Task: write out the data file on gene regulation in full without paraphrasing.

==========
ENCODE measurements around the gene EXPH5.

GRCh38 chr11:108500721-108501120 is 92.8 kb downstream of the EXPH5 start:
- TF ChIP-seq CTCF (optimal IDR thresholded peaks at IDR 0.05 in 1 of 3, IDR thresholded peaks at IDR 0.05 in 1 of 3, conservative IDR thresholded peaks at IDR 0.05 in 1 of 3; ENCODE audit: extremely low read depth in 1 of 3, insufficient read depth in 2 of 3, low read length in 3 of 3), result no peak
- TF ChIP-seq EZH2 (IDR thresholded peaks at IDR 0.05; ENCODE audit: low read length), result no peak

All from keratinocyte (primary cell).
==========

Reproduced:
ENCODE measurements around the gene EXPH5.

GRCh38 chr11:108500721-108501120 is 92.8 kb downstream of the EXPH5 start:
- TF ChIP-seq CTCF (optimal IDR thresholded peaks at IDR 0.05 in 1 of 3, IDR thresholded peaks at IDR 0.05 in 1 of 3, conservative IDR thresholded peaks at IDR 0.05 in 1 of 3; ENCODE audit: extremely low read depth in 1 of 3, insufficient read depth in 2 of 3, low read length in 3 of 3), result no peak
- TF ChIP-seq EZH2 (IDR thresholded peaks at IDR 0.05; ENCODE audit: low read length), result no peak

All from keratinocyte (primary cell).